David: Despite the short distance between Lund and Malmö, they are two very different cities. Lund is a picturesque university town and Malmö is a working-class city with a very vibrant cultural life, a melting pot. We both moved to Malmö to partake in the literary community here. It’s an exciting place to be active in. We both hope to utilise this creative competence and energy in Lyrikvännen, but I also think the move will play a role in slightly shifting the “identity” of the journal. From academic and traditional, to something younger and vibrant, both bolder and inclusive. That being said, we feel very humbled by the journal’s past, and want to balance the new with the traditional — but in order to continue what Lyrikvännen has always been, development and change is required.

Anna: We still don’t publish anything online, but we have strengthened Lyrikvännen’s presence on social media, and will also start a podcast. We will give Lyrikvännen a new design, put less emphasis on themes and find new exciting voices. We want to focus on many of the things that make poetry urgent and important today, that is, its ability to articulate the most pressing questions of our time. But much will also remain the same. In terms of writers, as well as form and content. Just as before, there will be texts about the history of poetry. We will still make room for high-quality poetry criticism and publish the same number of issues (six) per year.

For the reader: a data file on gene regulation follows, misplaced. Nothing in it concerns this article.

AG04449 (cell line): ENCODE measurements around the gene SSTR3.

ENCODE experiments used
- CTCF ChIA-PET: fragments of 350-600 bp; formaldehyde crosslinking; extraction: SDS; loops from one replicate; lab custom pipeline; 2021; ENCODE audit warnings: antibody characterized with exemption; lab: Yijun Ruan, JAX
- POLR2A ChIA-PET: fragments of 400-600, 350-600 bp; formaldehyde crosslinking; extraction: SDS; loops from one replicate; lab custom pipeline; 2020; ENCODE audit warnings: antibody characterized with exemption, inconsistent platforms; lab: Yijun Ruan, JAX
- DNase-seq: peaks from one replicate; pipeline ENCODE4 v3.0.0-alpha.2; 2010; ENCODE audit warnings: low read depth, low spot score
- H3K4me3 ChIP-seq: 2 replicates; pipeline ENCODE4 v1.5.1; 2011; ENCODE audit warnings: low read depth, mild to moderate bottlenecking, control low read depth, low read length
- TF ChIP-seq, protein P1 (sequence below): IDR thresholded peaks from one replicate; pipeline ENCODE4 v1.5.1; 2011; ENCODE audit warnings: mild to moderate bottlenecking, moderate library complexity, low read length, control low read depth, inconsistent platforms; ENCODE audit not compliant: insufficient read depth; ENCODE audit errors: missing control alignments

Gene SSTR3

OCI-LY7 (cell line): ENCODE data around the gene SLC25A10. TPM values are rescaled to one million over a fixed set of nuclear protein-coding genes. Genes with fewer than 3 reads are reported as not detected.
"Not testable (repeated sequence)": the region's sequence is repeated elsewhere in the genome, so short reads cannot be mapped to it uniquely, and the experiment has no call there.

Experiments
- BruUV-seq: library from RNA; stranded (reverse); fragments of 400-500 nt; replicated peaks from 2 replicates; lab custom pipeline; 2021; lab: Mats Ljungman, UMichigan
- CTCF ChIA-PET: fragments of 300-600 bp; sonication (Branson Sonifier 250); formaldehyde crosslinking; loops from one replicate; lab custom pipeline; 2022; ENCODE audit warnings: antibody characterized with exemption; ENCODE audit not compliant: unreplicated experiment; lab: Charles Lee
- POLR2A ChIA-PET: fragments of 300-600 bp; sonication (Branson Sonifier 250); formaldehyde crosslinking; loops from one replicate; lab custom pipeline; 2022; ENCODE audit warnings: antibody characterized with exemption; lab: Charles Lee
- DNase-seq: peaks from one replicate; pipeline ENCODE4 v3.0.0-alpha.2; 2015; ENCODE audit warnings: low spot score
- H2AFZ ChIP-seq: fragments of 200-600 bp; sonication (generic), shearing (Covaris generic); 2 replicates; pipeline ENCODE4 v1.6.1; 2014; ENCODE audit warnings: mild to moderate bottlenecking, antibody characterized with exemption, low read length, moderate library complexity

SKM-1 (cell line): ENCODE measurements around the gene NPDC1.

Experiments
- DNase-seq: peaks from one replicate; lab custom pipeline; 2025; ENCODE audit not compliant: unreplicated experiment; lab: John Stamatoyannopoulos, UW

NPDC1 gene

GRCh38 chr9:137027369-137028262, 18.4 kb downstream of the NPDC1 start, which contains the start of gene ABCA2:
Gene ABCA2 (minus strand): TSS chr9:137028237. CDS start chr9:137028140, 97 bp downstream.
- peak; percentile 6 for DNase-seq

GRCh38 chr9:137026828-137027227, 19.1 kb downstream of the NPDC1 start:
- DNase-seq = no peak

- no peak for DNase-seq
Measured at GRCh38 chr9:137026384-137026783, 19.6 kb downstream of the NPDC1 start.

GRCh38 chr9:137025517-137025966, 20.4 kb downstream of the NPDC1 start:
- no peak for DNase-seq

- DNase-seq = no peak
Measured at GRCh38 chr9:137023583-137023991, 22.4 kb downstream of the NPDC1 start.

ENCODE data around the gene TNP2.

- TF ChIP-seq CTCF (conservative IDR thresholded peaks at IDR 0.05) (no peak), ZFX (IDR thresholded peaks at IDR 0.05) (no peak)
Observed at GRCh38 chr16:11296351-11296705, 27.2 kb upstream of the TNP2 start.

Where do you see Swedish poetry today? What are the most important movements and characteristics?

Anna: It’s an exciting time for young poetry in Sweden today. In 2016 and 2017, I don’t think the largest publishing house Bonniers published any poetry debutants at all. But over the last two years they’ve published about six, which is a radical increase. Moreover, Sweden’s most prestigious literary prize, Augustpriset, has for the past two years been awarded to books of poetry. In this year’s two debutant prizes, poetry dominated the selection. These factors suggest that a lot is happening, that the poetry being written is good, and that there is a large interest in it. The poetry itself is very diverse, but in part I think this has to do with a development in both form and themes, from something very theoretical towards something more personal and experienced.